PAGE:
The first building erected on the site was Schloss Sanssouci built as the summer palace of Alexander the Great in 1747 on the site of an orchard. We visited three of the palaces in the park, firstly the Neus Palais Von Sanssouci (New Palace at Sanssouci) a huge palace built for Frederick the Great between1763 and 1769 and featuring luxurious ceremonial halls, magnificent galleries and richly designed private suites, all a testament to Frederician Rococo styling. Our second palace was Schloss Sanssouci, the palace most closely linked with the personality of Frederick the Great. The palace was completed in 1747, its design heavily based on the king’s own ideas. Our third and last palace of the day was the Schloss Nene Kammern (New Chambers Palace), originally built in 1747 as an orangery Frederick the Great had them converted into a splendidly decorated guest palace. Like all the buildings in the park the New Chambers suffered when the Russian Troops celebrated the end of the war by damage to and looting from all. All porcelain in the palaces has been renewed with pieces contemporary to them and much of the furniture has been either bought back when offered for sale or modern reproductions made.

It seemed an expensive day out, tickets to the palaces (one ticket for all) and a photography permit cost €41 – quite a lot by any standard, but we were entertained for around six hours and had exhaustion not overtaken me (Sue never seems to tire) the visit may very well have been even longer as there is so much to see.

The staff in every palace must be working on bonus for every telling off they gave, every transgression however slight received comment, if you strayed off the carpet on to the original flooring they would descend from all sides – you didn’t have to walk on it or stand on it for a reaction just allow the smallest portion of your shoe to touch the original floor. I got a firm talking to for using flash “ . . . delicate fabric wallpaper must not be exposed to light . . . “ I was told. “I was not using flash” was my reply “look!!” Showing the camera set-up screen “flash is turned off and has been all day” Perhaps no-one had argued before but a group of them went into a huddle and to give them their due one came to me a little later and apologised agreeing saying the flash came from another visitors camera.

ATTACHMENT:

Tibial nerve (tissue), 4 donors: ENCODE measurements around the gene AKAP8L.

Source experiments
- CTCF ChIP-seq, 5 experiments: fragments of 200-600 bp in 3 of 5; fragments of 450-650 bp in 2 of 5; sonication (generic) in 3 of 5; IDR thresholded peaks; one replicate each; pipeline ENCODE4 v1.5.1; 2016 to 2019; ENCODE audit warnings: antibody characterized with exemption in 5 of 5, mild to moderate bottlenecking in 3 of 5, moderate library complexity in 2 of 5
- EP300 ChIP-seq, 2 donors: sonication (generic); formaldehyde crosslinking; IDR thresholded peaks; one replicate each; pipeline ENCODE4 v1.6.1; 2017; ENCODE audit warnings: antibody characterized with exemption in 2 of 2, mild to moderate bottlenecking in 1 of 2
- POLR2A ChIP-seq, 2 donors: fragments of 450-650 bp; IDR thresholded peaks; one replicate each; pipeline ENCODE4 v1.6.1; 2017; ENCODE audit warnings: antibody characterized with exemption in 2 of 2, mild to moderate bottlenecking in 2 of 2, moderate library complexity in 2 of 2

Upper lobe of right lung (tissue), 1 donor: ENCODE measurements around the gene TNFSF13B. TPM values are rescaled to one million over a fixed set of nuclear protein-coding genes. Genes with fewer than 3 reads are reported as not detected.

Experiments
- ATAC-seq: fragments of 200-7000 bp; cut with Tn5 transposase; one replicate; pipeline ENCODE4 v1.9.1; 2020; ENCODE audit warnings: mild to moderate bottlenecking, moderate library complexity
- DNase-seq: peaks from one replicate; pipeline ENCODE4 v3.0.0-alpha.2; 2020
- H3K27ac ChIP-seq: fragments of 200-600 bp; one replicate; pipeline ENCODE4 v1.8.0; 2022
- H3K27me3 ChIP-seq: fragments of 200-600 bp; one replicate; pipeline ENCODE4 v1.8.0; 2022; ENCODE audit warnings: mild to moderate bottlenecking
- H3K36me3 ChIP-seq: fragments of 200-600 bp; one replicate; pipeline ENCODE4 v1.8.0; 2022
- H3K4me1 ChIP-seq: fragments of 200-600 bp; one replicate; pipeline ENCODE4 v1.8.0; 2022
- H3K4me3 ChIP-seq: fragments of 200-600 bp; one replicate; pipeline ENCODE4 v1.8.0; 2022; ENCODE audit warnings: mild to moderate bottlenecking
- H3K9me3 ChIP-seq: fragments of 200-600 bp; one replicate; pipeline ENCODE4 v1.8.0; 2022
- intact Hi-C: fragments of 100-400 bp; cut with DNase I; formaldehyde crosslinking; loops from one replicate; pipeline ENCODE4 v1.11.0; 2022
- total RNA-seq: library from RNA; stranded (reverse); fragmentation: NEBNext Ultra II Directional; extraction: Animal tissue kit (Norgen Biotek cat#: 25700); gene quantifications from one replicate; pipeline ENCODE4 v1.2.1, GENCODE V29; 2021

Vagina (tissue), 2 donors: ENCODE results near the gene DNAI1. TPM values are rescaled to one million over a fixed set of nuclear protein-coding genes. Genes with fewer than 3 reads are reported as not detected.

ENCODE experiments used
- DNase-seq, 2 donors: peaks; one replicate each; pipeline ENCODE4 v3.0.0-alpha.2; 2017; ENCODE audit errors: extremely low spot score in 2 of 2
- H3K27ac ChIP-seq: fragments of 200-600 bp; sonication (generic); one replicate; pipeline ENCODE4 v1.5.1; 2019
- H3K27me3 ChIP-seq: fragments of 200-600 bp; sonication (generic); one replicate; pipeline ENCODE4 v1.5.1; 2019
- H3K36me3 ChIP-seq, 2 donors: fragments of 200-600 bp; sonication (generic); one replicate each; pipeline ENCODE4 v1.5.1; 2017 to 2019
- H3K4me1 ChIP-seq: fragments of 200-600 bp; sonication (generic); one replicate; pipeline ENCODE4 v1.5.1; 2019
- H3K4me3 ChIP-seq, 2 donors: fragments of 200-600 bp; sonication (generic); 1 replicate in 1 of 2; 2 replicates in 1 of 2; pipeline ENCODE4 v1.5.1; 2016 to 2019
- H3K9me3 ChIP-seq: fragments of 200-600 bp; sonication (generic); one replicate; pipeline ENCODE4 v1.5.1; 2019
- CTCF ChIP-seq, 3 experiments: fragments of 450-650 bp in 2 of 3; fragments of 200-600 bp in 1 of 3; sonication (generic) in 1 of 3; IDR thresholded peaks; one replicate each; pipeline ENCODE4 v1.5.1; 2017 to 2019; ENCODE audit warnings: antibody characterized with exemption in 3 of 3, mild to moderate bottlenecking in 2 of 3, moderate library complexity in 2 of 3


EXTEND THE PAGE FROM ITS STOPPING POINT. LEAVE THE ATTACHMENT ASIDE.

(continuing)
The weather forecast for today was not good so we stayed close to the van, just as well as in the early afternoon the heavens opened dropping an absolute deluge of rain while accompanied by incredible lightening and deafening thunder. We almost had to turn the telly off the rain was so loud and powerful. During the night we were woken several times by what sounded like a WW2 air raid siren. We discovered later that the Fire Service sounds the Alarm each time they get a call out. Well if they are awake they figure everyone else should be cos’ there ain’t no sleeping through it even for me.


Despite feeling frazzled after such a poor interrupted nights sleep we wanted to continue with our plan to visit Berlin today. We had been informed that the best way to visit was drive to Wustermark and catch a train from there to Berlin Hauptbahnhof. If you want to know what one billion Euros buys go have a look at Berlin Hauptbahnhof (Berlin Central Station) it is the stuff of dreams, or nightmares depending on your viewpoint. The trains come in on at least three different levels with tracks going north south east and west and the platforms are at least twice the length of what we would consider a normal length in order to accommodate German ICE trains. Also included are more shops and fast food outlets than you could shake a stock at.

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Berlin Hauptbahnhof.

© S W Ghost 2017